The NIH and Jackson ask for nominations of their gene targeting approach (see also A mouse for All Reasons and my previous comment on the 3 R)
KOMP is a trans-NIH initiative to generate a public resource of mouse embryonic stem (ES) cells containing a null mutation in every gene in the mouse genome. Both conditional and null knockouts are being generated. The purpose of this form is to gather input from the scientific community on which genes should have the highest priority for being knocked out.
The Cell paper also explains the hard to understand differences in knockouts
- targeted deletion
- targeted conditional
- trapped conditional
although I still have semantic problems to understand the nomenclature. Anyway my whishlist – you can do me a favor by voting for CYP27B1, VDR, CYP24A1, OPN, IL4, IL5, IL10, IL12, IL13, FLG, CCR5 and CCR9.
You can also leave some input at the Environmental Genome Project.
The 3 Rs of regulating animal research are Refinement (to minimize suffering), Reduction and Replacement (to minimize the number of animals used). A Nature news feature now has a critical appraisal of current knockout projects where each of the 25,000 genes will be knocked out in the next future. Although current technology represent an advantage over recent undirected mutagenesis projects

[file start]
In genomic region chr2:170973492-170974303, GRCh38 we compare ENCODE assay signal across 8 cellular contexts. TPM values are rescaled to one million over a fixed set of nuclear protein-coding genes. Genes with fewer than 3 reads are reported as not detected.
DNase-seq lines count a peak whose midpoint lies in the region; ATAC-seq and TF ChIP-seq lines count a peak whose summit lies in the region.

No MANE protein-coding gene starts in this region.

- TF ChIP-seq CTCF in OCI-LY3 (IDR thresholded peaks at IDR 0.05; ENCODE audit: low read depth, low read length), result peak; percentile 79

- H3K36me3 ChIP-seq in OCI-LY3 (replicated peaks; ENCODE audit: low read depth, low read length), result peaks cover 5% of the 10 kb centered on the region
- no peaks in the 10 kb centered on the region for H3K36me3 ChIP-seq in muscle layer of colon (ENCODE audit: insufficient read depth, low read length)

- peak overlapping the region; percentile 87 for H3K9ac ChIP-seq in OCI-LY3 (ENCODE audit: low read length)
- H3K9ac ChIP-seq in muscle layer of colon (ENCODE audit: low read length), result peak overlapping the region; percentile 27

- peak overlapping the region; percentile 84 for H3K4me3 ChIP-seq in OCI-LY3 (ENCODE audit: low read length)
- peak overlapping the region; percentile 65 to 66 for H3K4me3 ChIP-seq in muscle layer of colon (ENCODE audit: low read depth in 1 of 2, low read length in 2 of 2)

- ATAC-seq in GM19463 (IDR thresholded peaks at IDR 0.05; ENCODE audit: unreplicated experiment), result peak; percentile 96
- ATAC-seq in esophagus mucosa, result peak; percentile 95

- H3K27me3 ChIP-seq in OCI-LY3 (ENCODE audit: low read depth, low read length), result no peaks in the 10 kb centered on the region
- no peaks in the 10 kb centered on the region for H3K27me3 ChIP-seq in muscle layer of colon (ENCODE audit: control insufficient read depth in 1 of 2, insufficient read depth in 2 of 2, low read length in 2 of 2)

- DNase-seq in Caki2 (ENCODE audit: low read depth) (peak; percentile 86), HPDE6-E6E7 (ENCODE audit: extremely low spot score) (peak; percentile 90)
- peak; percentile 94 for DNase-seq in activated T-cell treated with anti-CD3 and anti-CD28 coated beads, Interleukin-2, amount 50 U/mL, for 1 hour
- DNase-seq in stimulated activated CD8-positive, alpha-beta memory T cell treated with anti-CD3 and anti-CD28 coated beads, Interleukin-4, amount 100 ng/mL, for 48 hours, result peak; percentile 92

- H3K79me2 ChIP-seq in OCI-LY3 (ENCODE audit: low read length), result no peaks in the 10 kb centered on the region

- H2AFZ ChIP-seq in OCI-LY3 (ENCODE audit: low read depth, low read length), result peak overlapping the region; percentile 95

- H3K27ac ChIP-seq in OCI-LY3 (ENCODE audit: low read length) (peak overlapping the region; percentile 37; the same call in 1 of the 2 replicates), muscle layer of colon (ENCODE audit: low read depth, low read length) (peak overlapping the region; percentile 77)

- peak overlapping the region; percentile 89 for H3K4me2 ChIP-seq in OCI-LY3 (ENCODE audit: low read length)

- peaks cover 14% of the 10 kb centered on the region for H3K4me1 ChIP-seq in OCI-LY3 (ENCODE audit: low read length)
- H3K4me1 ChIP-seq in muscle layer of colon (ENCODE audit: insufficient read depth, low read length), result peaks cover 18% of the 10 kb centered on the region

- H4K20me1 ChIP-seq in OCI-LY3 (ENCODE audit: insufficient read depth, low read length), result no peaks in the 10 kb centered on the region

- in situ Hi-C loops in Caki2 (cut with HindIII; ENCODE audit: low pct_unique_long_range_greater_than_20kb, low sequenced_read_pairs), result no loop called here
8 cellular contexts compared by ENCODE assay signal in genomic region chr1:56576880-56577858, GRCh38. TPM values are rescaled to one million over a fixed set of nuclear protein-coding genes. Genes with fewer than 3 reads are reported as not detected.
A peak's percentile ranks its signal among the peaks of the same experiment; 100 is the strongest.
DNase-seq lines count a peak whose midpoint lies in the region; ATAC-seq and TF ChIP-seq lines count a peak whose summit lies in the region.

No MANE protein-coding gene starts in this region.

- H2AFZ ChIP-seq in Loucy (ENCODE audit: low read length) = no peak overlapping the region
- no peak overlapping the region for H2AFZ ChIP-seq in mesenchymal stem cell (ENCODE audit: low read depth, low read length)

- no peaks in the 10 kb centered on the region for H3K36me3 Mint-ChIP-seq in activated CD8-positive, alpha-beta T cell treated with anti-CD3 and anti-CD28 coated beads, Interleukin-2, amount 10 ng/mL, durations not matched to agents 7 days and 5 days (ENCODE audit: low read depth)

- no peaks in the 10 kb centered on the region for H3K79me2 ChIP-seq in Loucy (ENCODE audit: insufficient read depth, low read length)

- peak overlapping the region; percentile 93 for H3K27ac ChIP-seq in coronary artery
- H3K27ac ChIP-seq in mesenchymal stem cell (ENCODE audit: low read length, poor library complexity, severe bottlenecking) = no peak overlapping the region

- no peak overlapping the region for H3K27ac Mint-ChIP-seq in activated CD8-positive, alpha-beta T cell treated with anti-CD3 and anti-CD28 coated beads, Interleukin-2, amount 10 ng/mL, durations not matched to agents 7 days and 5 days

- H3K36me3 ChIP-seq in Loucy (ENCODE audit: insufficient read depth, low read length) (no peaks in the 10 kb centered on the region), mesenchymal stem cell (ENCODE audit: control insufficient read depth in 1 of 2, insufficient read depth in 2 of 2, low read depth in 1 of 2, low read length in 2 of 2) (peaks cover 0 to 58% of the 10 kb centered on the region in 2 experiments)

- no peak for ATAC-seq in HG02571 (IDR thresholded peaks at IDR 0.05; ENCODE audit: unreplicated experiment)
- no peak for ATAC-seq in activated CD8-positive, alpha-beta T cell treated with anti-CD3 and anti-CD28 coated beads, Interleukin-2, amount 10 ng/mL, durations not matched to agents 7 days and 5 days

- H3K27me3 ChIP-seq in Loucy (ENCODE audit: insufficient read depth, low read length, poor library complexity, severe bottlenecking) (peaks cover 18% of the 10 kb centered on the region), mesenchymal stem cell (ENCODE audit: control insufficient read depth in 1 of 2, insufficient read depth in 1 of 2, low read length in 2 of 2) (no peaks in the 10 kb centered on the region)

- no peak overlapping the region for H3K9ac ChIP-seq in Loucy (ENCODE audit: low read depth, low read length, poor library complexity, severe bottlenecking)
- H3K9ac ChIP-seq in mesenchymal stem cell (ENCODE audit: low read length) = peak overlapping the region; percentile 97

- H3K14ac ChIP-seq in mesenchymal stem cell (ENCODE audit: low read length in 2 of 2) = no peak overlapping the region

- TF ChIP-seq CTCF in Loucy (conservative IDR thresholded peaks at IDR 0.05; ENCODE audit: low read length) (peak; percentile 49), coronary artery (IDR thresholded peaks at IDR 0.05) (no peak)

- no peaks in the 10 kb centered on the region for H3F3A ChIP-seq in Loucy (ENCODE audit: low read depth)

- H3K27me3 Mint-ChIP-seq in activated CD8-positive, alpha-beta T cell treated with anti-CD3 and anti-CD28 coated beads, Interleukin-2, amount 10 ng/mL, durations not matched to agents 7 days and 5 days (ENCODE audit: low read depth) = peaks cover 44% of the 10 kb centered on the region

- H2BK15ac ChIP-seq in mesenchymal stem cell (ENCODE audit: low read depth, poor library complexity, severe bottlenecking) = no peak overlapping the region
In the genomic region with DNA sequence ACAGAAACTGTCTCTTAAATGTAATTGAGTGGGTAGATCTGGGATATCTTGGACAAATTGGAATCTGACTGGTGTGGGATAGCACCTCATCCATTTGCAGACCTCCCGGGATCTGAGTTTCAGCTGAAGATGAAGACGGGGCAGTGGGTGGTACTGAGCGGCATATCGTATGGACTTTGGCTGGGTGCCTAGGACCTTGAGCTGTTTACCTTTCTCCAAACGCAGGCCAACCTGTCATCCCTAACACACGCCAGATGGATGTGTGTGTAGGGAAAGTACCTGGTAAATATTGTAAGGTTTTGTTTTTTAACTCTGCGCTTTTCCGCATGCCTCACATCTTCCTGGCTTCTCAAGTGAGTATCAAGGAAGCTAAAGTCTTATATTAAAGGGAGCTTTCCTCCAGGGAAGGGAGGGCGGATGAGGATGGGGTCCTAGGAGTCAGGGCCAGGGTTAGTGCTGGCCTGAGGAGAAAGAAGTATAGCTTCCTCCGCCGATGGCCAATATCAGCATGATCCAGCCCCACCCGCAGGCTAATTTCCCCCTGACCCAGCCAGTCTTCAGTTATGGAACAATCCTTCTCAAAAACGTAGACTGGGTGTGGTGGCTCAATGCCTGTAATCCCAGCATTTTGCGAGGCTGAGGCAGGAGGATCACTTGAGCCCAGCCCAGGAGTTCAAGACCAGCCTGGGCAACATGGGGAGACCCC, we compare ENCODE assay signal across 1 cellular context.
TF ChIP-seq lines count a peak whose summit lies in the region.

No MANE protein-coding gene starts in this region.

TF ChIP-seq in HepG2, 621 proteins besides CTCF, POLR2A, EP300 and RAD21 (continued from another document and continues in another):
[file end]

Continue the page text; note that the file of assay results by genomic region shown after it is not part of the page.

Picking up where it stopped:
… the number of mice needed to establish a line stretches from 50 to several 100. On top of this, another couple of 100 animals are needed for basic analysis of genetic make-up and phenotype…
Many genes cannot be knocked out – some knockouts may even be lethal.
We are also not so much interested in permanent destruction of genes in all tissues but in conditional and temporal shutdown of gene function.
And many researchers are not so much interested in the current 129 background than in BL6 (at least in immunology and allergology).
Finally (in human genetics) we are not dealing with knockouts but with multiple genomic variants of a gene. The question therefore is
Is the spirit of the knockout projects in line with [3R] principle[s]?
although I acknowledge that these industrial projects may generate many “nice to know” facts.